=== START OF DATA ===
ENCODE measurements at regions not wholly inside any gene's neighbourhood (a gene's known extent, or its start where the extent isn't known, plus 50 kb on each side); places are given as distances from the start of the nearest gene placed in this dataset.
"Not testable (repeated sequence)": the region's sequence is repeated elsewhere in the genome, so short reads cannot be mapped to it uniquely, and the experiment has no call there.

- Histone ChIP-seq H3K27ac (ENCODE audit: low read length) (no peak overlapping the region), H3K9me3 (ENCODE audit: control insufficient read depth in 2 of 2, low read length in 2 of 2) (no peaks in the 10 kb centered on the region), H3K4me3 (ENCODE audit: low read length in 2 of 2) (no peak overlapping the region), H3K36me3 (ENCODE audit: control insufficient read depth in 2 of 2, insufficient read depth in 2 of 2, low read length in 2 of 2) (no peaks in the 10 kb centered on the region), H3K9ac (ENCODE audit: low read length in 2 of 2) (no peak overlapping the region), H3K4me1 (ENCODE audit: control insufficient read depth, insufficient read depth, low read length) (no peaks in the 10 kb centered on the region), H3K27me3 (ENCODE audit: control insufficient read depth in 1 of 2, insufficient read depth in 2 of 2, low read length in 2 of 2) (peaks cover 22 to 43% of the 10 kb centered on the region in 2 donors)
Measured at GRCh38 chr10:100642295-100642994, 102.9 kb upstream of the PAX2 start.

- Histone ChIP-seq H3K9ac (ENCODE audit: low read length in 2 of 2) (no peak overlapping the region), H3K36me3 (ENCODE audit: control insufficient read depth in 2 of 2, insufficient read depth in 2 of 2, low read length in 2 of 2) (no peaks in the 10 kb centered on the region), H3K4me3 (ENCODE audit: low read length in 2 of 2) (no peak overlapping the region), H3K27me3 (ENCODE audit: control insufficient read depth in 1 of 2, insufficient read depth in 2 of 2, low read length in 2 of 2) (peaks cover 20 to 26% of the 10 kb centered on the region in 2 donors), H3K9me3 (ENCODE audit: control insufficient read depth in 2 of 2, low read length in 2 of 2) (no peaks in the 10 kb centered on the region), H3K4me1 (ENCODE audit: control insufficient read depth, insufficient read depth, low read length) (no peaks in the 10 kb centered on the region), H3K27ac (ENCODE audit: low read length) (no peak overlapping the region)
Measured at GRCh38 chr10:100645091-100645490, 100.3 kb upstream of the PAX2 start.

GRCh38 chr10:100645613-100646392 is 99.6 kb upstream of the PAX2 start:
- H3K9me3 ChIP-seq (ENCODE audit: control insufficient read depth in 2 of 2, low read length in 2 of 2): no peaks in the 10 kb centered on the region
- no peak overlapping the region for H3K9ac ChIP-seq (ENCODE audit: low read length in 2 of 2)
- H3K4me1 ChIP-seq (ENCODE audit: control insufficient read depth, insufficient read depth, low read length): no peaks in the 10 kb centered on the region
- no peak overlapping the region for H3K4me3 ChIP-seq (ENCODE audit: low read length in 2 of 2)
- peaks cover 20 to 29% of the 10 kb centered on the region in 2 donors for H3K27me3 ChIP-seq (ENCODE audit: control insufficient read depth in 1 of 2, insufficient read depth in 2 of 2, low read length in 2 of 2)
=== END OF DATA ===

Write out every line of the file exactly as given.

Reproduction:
ENCODE measurements at regions not wholly inside any gene's neighbourhood (a gene's known extent, or its start where the extent isn't known, plus 50 kb on each side); places are given as distances from the start of the nearest gene placed in this dataset.
"Not testable (repeated sequence)": the region's sequence is repeated elsewhere in the genome, so short reads cannot be mapped to it uniquely, and the experiment has no call there.

- Histone ChIP-seq H3K27ac (ENCODE audit: low read length) (no peak overlapping the region), H3K9me3 (ENCODE audit: control insufficient read depth in 2 of 2, low read length in 2 of 2) (no peaks in the 10 kb centered on the region), H3K4me3 (ENCODE audit: low read length in 2 of 2) (no peak overlapping the region), H3K36me3 (ENCODE audit: control insufficient read depth in 2 of 2, insufficient read depth in 2 of 2, low read length in 2 of 2) (no peaks in the 10 kb centered on the region), H3K9ac (ENCODE audit: low read length in 2 of 2) (no peak overlapping the region), H3K4me1 (ENCODE audit: control insufficient read depth, insufficient read depth, low read length) (no peaks in the 10 kb centered on the region), H3K27me3 (ENCODE audit: control insufficient read depth in 1 of 2, insufficient read depth in 2 of 2, low read length in 2 of 2) (peaks cover 22 to 43% of the 10 kb centered on the region in 2 donors)
Measured at GRCh38 chr10:100642295-100642994, 102.9 kb upstream of the PAX2 start.

- Histone ChIP-seq H3K9ac (ENCODE audit: low read length in 2 of 2) (no peak overlapping the region), H3K36me3 (ENCODE audit: control insufficient read depth in 2 of 2, insufficient read depth in 2 of 2, low read length in 2 of 2) (no peaks in the 10 kb centered on the region), H3K4me3 (ENCODE audit: low read length in 2 of 2) (no peak overlapping the region), H3K27me3 (ENCODE audit: control insufficient read depth in 1 of 2, insufficient read depth in 2 of 2, low read length in 2 of 2) (peaks cover 20 to 26% of the 10 kb centered on the region in 2 donors), H3K9me3 (ENCODE audit: control insufficient read depth in 2 of 2, low read length in 2 of 2) (no peaks in the 10 kb centered on the region), H3K4me1 (ENCODE audit: control insufficient read depth, insufficient read depth, low read length) (no peaks in the 10 kb centered on the region), H3K27ac (ENCODE audit: low read length) (no peak overlapping the region)
Measured at GRCh38 chr10:100645091-100645490, 100.3 kb upstream of the PAX2 start.

GRCh38 chr10:100645613-100646392 is 99.6 kb upstream of the PAX2 start:
- H3K9me3 ChIP-seq (ENCODE audit: control insufficient read depth in 2 of 2, low read length in 2 of 2): no peaks in the 10 kb centered on the region
- no peak overlapping the region for H3K9ac ChIP-seq (ENCODE audit: low read length in 2 of 2)
- H3K4me1 ChIP-seq (ENCODE audit: control insufficient read depth, insufficient read depth, low read length): no peaks in the 10 kb centered on the region
- no peak overlapping the region for H3K4me3 ChIP-seq (ENCODE audit: low read length in 2 of 2)
- peaks cover 20 to 29% of the 10 kb centered on the region in 2 donors for H3K27me3 ChIP-seq (ENCODE audit: control insufficient read depth in 1 of 2, insufficient read depth in 2 of 2, low read length in 2 of 2)